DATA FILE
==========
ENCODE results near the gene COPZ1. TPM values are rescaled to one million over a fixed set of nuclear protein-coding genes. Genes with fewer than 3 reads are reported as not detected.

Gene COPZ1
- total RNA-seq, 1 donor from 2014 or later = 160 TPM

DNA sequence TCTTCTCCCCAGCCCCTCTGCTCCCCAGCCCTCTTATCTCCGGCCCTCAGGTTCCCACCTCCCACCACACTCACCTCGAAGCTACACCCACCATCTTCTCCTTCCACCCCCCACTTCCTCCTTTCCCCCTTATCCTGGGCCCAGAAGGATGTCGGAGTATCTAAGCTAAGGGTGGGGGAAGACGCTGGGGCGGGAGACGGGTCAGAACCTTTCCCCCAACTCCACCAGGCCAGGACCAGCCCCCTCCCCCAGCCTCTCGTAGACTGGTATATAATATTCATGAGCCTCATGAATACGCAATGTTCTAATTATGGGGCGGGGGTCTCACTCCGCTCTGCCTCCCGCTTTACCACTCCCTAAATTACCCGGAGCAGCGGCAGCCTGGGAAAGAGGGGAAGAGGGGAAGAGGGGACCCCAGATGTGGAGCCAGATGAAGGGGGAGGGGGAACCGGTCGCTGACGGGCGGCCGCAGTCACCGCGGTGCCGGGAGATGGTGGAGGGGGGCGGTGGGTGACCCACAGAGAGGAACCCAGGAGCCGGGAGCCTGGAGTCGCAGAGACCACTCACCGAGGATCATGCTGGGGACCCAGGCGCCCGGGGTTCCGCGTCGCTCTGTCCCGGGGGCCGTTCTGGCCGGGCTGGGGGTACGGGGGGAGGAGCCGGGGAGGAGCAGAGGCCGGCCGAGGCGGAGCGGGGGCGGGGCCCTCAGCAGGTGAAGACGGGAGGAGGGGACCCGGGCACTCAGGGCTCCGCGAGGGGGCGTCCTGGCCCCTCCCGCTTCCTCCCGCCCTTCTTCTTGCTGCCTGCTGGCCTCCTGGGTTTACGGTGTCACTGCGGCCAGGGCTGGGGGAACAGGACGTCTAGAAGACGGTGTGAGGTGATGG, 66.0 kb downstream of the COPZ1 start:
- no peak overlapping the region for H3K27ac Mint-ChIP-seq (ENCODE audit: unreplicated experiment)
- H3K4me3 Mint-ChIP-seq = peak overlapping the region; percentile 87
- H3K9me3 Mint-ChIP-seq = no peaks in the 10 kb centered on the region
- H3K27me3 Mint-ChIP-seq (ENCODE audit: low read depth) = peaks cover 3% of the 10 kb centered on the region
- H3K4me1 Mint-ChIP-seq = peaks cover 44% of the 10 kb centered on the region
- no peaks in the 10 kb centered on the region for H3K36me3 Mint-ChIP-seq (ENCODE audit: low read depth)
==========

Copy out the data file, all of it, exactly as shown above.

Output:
ENCODE results near the gene COPZ1. TPM values are rescaled to one million over a fixed set of nuclear protein-coding genes. Genes with fewer than 3 reads are reported as not detected.

Gene COPZ1
- total RNA-seq, 1 donor from 2014 or later = 160 TPM

DNA sequence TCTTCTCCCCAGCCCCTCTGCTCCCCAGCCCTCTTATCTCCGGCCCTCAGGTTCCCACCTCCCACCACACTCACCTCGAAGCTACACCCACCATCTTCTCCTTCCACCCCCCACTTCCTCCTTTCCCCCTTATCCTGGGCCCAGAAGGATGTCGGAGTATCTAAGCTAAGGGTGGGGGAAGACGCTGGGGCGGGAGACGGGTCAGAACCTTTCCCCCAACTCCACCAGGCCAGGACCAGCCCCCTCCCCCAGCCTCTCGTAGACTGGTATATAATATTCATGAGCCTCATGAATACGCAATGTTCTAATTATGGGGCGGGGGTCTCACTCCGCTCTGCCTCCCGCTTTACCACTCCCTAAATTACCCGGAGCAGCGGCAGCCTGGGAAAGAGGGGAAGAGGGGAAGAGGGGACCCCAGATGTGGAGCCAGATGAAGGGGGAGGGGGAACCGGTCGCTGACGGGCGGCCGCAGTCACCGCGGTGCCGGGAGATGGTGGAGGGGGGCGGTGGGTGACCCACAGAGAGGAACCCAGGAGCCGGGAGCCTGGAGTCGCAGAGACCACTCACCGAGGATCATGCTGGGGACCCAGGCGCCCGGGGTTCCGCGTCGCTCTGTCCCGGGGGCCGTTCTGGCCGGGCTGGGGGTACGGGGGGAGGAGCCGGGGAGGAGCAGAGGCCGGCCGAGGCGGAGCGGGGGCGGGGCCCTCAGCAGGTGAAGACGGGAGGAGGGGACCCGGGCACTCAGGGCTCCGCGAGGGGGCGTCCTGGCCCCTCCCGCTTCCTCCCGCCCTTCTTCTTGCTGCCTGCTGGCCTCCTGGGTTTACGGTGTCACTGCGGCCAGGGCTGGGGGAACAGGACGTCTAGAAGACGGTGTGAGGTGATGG, 66.0 kb downstream of the COPZ1 start:
- no peak overlapping the region for H3K27ac Mint-ChIP-seq (ENCODE audit: unreplicated experiment)
- H3K4me3 Mint-ChIP-seq = peak overlapping the region; percentile 87
- H3K9me3 Mint-ChIP-seq = no peaks in the 10 kb centered on the region
- H3K27me3 Mint-ChIP-seq (ENCODE audit: low read depth) = peaks cover 3% of the 10 kb centered on the region
- H3K4me1 Mint-ChIP-seq = peaks cover 44% of the 10 kb centered on the region
- no peaks in the 10 kb centered on the region for H3K36me3 Mint-ChIP-seq (ENCODE audit: low read depth)